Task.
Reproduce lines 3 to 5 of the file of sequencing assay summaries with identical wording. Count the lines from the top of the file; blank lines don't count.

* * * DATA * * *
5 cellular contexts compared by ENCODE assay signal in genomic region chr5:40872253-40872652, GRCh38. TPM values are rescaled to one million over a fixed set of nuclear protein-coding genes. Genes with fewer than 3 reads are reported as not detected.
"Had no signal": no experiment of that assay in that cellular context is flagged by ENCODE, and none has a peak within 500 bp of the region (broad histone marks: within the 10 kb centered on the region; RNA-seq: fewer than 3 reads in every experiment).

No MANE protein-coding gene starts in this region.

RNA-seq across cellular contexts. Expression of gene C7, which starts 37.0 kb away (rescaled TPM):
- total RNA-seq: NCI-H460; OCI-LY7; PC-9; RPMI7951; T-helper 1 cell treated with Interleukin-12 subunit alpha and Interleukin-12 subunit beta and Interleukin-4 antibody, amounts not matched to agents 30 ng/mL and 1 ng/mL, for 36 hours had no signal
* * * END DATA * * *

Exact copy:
No MANE protein-coding gene starts in this region.

RNA-seq across cellular contexts. Expression of gene C7, which starts 37.0 kb away (rescaled TPM):
- total RNA-seq: NCI-H460; OCI-LY7; PC-9; RPMI7951; T-helper 1 cell treated with Interleukin-12 subunit alpha and Interleukin-12 subunit beta and Interleukin-4 antibody, amounts not matched to agents 30 ng/mL and 1 ng/mL, for 36 hours had no signal